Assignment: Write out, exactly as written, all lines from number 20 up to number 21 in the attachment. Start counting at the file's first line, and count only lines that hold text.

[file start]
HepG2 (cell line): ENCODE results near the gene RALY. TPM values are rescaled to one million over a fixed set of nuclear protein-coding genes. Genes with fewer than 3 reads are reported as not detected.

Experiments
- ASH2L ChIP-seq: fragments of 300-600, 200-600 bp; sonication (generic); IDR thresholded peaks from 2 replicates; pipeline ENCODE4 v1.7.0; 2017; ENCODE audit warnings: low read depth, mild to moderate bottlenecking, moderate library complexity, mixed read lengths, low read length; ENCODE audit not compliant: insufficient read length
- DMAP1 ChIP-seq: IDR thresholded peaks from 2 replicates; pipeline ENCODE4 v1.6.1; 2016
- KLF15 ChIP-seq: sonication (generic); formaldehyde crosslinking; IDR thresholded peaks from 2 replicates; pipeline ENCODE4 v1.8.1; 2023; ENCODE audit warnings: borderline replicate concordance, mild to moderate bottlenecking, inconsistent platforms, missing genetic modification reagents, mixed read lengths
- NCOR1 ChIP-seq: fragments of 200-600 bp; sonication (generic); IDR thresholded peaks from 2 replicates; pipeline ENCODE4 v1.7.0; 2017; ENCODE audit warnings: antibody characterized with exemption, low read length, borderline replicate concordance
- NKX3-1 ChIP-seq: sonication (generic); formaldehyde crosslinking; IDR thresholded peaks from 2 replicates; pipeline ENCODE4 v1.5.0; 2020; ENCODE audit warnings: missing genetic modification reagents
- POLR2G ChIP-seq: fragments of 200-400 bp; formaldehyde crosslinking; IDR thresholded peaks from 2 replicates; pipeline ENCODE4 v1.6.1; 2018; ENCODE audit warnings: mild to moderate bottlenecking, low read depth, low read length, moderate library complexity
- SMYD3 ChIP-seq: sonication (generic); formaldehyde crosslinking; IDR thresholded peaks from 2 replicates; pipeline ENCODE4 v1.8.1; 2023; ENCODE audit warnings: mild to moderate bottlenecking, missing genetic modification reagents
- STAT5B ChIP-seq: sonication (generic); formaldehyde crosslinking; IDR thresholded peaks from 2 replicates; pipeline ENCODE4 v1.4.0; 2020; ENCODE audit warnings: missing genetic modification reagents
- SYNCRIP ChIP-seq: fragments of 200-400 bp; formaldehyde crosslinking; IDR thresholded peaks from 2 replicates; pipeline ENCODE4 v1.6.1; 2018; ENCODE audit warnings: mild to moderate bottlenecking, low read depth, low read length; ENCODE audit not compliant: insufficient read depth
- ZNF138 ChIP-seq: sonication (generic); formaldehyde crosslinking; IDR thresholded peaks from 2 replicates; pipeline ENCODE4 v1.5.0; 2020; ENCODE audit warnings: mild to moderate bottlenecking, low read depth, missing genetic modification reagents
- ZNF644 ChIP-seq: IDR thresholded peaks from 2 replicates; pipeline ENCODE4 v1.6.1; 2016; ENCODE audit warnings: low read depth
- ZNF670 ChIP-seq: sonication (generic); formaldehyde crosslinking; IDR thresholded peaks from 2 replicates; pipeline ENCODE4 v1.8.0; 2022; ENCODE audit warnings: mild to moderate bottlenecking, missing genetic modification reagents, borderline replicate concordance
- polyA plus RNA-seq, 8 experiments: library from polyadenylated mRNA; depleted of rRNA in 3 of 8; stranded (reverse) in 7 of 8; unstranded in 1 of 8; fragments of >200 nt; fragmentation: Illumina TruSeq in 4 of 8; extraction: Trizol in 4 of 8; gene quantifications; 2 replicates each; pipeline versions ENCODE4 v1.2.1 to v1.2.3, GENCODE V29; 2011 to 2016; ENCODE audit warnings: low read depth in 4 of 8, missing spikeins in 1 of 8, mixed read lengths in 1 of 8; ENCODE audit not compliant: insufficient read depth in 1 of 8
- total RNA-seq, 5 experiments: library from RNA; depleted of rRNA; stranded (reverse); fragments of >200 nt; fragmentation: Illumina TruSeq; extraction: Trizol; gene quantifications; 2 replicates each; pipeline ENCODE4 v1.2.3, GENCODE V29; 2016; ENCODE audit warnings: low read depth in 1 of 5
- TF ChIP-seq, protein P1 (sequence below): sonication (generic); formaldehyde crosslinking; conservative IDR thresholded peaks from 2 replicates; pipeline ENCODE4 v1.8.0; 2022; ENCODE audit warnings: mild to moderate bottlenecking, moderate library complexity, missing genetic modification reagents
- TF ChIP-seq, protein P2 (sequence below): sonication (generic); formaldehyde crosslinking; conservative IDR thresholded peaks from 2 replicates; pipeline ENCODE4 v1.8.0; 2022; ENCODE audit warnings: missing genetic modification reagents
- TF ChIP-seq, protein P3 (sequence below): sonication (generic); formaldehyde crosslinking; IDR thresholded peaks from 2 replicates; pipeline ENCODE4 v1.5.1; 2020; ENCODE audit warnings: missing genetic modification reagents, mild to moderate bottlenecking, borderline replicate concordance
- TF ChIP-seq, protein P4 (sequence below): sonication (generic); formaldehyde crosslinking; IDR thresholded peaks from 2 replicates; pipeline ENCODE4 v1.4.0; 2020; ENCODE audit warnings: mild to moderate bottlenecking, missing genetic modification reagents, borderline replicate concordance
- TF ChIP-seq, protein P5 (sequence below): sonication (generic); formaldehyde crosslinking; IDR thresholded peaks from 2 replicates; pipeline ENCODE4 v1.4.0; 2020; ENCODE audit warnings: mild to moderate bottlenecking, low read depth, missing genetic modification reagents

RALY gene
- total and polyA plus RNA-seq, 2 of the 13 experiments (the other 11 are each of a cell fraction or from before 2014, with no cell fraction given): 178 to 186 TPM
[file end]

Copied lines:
- TF ChIP-seq, protein P4 (sequence below): sonication (generic); formaldehyde crosslinking; IDR thresholded peaks from 2 replicates; pipeline ENCODE4 v1.4.0; 2020; ENCODE audit warnings: mild to moderate bottlenecking, missing genetic modification reagents, borderline replicate concordance
- TF ChIP-seq, protein P5 (sequence below): sonication (generic); formaldehyde crosslinking; IDR thresholded peaks from 2 replicates; pipeline ENCODE4 v1.4.0; 2020; ENCODE audit warnings: mild to moderate bottlenecking, low read depth, missing genetic modification reagents